axis and bathe it with holy and perfumed water to show your respect,
loyalty, and thankfulness to your father in order to give rain and
prosperity to the earth." When Ca-Bin-Ra-Pom finished speaking, he cut
off his own head and the seven princesses conducted the procession of
their father's head as instructed, and then they went back to heaven.
This is the birth of the Lao New Year celebration and the parade of
Nang-Sang Kan. The seven daughters of Ca-Bin-Ra-Pom were born on each
of the seven days, so each year the daughter whose birthday falls on
the first day of the New Year will hold her father's head and lead the
grand parade. In Lao language, Lao New year is called, "Boun-Pee-Mai,"
"Boun-Hod-Nam" (Water Festival), or "Boun-Kout-Song-Karn."

A family ceremony is held, as well as a visit to the temple to do the
merit offering, offering food to Buddhist monks as a way of paying
homage to ancestors and depositing wealth for the next birth, and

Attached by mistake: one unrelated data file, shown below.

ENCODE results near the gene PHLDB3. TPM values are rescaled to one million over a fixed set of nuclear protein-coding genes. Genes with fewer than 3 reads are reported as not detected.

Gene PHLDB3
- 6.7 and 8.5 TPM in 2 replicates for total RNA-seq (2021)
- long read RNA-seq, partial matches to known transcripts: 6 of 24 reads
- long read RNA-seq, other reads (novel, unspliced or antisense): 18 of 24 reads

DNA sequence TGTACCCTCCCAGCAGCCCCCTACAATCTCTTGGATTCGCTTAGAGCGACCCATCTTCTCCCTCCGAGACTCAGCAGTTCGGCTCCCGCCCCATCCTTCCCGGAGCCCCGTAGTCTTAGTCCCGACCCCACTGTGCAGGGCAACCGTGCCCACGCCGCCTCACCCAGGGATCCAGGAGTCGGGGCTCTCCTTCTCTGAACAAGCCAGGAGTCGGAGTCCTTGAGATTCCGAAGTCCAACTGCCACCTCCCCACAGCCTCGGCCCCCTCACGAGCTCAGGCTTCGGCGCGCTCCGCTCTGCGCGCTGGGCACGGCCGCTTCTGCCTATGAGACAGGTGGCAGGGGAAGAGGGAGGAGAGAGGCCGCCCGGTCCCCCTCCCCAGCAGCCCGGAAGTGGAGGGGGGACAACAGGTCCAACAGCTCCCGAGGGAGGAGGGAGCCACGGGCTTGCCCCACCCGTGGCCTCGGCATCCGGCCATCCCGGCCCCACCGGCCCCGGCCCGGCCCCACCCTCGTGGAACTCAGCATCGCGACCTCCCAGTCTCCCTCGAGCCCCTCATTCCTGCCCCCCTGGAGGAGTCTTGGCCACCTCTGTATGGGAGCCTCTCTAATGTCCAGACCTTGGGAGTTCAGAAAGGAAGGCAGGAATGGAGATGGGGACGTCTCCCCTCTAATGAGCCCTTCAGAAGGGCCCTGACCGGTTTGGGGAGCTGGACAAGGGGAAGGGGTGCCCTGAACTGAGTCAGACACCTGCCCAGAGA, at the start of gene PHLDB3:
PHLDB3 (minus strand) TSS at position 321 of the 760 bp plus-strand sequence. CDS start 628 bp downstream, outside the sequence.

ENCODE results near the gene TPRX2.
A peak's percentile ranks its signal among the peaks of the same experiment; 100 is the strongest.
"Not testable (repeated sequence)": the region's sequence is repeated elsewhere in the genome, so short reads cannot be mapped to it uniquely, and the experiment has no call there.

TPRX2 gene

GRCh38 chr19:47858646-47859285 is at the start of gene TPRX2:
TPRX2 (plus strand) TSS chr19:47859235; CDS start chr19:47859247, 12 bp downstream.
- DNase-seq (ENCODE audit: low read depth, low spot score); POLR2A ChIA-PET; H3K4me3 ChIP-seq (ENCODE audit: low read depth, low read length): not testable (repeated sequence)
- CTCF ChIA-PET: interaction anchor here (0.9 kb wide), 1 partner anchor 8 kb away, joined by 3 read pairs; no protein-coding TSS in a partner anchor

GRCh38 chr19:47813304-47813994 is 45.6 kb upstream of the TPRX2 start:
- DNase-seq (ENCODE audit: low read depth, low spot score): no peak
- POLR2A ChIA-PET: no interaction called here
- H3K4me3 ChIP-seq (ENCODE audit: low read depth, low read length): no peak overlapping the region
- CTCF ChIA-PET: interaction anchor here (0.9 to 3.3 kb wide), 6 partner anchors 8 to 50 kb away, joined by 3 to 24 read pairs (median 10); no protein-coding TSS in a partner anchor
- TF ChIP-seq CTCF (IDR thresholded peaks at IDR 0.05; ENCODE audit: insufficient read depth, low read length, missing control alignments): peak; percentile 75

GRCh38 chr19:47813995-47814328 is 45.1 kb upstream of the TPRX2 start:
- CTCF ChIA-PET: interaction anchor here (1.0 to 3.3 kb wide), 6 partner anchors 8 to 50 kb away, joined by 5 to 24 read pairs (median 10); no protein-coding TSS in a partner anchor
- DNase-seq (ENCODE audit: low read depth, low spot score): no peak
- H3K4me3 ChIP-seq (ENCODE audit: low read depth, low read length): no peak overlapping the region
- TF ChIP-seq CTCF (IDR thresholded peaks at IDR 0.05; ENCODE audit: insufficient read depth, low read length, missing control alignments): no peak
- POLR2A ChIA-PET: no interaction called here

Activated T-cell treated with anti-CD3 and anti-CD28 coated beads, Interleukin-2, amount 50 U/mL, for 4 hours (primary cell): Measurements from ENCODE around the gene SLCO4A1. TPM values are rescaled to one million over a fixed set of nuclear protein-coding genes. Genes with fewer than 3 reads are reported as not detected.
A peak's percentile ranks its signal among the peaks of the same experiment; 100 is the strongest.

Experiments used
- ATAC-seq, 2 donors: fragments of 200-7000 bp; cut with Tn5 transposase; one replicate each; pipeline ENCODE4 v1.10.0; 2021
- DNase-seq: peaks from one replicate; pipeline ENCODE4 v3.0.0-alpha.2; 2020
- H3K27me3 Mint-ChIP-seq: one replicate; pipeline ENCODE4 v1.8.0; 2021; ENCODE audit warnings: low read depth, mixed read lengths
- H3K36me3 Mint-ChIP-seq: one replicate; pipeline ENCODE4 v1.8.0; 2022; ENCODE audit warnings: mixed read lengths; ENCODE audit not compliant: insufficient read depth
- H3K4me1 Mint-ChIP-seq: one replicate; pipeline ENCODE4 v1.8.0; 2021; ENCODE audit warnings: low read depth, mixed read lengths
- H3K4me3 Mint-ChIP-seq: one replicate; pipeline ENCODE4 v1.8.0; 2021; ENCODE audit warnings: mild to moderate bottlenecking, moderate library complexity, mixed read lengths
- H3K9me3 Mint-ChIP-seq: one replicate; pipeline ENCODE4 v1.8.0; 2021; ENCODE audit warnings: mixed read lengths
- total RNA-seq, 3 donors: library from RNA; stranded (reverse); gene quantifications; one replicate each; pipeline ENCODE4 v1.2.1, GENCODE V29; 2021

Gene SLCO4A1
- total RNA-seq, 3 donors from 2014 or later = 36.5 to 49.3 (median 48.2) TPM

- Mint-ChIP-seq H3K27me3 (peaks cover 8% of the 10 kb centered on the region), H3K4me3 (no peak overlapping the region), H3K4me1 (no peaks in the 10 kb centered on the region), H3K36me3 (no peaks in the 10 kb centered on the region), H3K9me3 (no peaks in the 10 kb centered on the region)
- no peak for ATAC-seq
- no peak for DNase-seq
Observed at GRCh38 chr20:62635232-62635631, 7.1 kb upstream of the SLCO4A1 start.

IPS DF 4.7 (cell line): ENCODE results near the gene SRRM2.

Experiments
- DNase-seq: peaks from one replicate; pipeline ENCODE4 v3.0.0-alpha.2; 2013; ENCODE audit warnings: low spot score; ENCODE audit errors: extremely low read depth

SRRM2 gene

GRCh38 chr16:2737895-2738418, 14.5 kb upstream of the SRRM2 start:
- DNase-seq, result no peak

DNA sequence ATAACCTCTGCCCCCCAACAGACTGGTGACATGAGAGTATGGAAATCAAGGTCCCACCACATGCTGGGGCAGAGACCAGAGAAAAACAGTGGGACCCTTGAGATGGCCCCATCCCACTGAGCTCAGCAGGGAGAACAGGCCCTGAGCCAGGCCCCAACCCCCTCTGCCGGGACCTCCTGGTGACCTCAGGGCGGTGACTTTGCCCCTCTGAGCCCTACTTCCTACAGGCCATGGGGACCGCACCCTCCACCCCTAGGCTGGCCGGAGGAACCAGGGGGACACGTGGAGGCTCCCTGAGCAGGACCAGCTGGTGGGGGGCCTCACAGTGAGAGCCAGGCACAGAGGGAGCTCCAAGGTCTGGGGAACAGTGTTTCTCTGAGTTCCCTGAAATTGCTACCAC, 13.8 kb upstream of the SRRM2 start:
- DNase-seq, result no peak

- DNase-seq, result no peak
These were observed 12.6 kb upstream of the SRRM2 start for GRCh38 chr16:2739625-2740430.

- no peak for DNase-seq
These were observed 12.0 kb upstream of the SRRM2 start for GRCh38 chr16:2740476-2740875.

conducting the ritual of "Song Phra." Family members and friends get
together to do the Baci. At the Baci Ceremony, the Brahman, and
everyone, asks all the souls, which represent all parts of the body,
to come back. This is the time that youngsters pay respect to the
elders and, in return, receive the elders' wishes of good luck and
prosperity, and success in life. This is also the time when people ask
for and give forgiveness for the past year's wrong doings, those done
intentionally and unintentionally. All the bad luck, sickness, sorrow,
and poverty are banished form the house, the human body, and the
clothes. From now on, everyone receives good blessings of longevity,
health, prosperity, and success.

Therefore, for this Lao New Year Days, may you enjoy your peace,
prosperity, longevity, good health, and happiness. "Happy New Year!"
or "Sa-By-Dee-Pee-Mai!"

Source: http://www.traveltolao.com/index.php?mk=info&ida

Have a nice day!

Bill Nguyen
Marketing Manager